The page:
-- More and more voters are casting absentee ballots. Nearly 4,700 were requested in Burlington, more than in the 2004 presidential election. Sam Hemingway reports that a quarter of the Charlotte checklist voted absentee. Clerks were still opening ballots five hours after the polls opened. In South Burlington, 20 percent of voters turned in early ballots.
-- I don't know about you, but this is one year when I'm almost as interested in U.S. House and Senate races elsewhere as I am about the Vermont outcome. Here's a tip from the national politics beat: polls in some Indiana U.S. House districts close at 6 p.m. GOP incumbents are challenged in the 2nd, 8th and 9th districts there. Will the supposed Democratic tsunami roar -- or fade to a breeze? Indiana results could give an early indication.
-- Candace Page


Poll time

Shortly after 10:30 a.m., Republican U.S. House candidate Martha Rainville popped into the polling place at Williston Central School with her two sons, Alex and Nick, and campaign aide Courtney. Campaign dog Brutus, staff and volunteers were waiting to herald the moment.

Voting was a snap for the Rainvilles. Apparently, they all knew exactly who they were voting for. (So did her Democratic opponent, Peter Welch, who cast his ballot weeks ago by absentee.)

The snap they weren't looking for came last night when a valve went and the basement flooded. Not exactly the sort of thing you want happening any time, but especially on election eve of your congressional run. A neighbor managed to do enough of a fix so the crew could shower before heading out to the polls.

Steady stream of other voters in Williston too. One reported case of a voter being on the absentee list when he didn't think he should be. He was sent off to Superior Court.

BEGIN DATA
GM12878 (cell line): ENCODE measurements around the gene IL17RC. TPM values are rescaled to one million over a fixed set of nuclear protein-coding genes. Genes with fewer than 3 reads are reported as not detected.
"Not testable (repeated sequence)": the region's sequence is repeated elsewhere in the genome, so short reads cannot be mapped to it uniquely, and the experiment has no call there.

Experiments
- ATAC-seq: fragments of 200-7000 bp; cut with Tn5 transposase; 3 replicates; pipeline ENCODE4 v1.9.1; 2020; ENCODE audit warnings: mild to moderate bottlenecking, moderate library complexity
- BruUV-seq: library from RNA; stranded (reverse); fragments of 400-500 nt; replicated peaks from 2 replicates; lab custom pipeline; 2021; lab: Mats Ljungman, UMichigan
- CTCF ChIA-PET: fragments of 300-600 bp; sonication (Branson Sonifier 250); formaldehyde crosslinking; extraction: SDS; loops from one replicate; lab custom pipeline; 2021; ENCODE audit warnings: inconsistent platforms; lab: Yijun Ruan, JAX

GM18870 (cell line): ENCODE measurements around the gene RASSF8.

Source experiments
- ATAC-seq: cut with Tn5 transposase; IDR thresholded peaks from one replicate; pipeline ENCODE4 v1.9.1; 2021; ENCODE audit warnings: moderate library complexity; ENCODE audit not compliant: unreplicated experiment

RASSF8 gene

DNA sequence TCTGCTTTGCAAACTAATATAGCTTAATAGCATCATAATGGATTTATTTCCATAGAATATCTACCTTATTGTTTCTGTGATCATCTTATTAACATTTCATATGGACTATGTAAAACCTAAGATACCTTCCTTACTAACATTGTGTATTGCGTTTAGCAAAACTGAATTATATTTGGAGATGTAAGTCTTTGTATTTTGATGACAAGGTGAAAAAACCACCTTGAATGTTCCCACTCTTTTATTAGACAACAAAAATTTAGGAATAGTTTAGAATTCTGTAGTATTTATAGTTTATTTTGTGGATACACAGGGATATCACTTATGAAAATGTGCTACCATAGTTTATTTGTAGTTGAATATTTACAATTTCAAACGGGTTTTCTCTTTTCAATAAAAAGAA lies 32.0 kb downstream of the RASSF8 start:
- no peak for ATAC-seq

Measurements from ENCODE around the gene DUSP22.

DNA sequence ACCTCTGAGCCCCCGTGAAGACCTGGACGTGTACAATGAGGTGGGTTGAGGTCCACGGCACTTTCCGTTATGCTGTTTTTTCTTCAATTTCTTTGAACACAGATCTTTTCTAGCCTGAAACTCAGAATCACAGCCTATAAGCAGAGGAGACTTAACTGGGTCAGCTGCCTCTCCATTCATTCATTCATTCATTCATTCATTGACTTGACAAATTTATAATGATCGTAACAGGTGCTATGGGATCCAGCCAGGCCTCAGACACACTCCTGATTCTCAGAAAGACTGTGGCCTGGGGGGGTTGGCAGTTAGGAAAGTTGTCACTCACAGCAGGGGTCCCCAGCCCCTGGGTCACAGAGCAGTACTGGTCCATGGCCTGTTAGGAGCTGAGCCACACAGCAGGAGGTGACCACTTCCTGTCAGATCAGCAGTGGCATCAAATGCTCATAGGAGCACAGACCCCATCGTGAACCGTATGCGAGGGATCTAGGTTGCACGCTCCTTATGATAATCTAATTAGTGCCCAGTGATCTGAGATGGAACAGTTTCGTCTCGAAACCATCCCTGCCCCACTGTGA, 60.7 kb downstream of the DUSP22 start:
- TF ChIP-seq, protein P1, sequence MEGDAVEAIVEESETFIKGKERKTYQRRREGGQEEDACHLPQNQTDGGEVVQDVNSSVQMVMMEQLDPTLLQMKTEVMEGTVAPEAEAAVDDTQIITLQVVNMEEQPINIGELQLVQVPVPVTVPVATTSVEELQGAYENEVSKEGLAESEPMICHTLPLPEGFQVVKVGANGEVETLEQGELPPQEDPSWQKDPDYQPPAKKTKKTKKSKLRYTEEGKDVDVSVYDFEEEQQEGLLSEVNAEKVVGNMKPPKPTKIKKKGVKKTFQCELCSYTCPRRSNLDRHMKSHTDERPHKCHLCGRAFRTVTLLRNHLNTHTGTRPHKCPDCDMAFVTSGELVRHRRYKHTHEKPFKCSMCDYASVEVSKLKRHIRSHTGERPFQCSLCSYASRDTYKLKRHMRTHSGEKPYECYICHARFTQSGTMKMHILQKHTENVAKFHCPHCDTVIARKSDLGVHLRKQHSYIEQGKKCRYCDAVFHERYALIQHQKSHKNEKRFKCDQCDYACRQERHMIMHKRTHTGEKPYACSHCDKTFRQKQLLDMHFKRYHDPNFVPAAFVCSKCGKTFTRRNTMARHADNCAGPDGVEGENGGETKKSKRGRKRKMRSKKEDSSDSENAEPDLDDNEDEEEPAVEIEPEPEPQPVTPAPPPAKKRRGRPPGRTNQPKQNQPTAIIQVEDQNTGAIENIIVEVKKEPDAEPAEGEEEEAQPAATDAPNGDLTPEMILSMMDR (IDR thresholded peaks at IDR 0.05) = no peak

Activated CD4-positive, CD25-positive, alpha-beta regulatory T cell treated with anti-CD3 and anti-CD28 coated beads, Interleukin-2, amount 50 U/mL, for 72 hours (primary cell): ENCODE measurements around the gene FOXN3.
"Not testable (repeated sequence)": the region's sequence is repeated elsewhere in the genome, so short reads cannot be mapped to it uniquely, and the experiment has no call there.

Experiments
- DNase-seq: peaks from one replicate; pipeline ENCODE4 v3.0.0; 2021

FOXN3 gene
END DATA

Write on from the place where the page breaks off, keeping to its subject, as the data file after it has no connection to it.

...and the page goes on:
What else are folks seeing out there at the polls?

- Terri Hallenbeck



Pool time

How about a little pop quiz on what you think will happen with Tuesday's election. Below are a series of questions, some taken from the internal Free Press pool we do each election. Just answer these questions before the close of polls Tuesday at 7 p.m., and let's see how good a prognosticator you are. If you want to add a little commentary explaining your picks, go for it. Astericks signify incumbents. Here are the questions.

1. Who will win the U.S. House race?
Martha Rainville(R) Peter Welch(D)

2. Who will win the lieutenant governor’s race?
Brian Dubie(R)* Matt Dunne(D)

3. How many Democrats win in the six-seat Chittenden Senate race? (They have 5 now)
1 2 3 4 5 6

4. Who wins the Chittenden County State’s Attorney race?
T.J. Donovan(D) John St. Francis(R)

5. Will Essex/Essex Jct. voters approve a merger of the town and village?
Yes No

6. Will South Burlington approve a charter change requiring voter approval on budgets?
Yes No

7 Will Democrats gain or lose seats in Vt. Senate? (Presently 21D/9R)
Gain Lose

8. Will Democrats gain or lose seats in Vt. House? (Presently 83D/60R/6 Prog/1 Ind)
Gain Lose

9. Who will win the Rhode Island US Senate race?
Lincoln Chafee(R)* Sheldon Whitehouse(D)

10. Who will win the Virginia US Senate race?
George Allen(R)* James Webb(D)

11. Who will win the Maryland US Senate race?
Ben Cardin(D) Michael Steele(R)

12. Who will win the Missouri US Senate race?
Claire McCaskill(D) Jim Talent(R)*

13. Who will win the Montana US Senate race?
Conrad Burns(R)* Jim Tester(D)

14. Who will win the Tennessee US Senate race?
Jim Corker(R) Harold Ford Jr. (D)

15. Who will win the New Hampshire House race in the 2nd district?
Charles Bass(R)* Paul Hodes(D)

Have fun.

-- Sam Hemingway


Great news!

Those of you who've dutifully slogged through the postings that Sam, Nancy and I have posted here the last few months are in for a treat tomorrow.

Candy Page will make her blogging debut. What you'll be getting is an incredible meld of seasoned political reporting and this modern technology thing. She won't be able to tell you who won before the votes are counted (the technology doesn't allow for that yet), but perhaps she can entertain you while you're waiting for the results.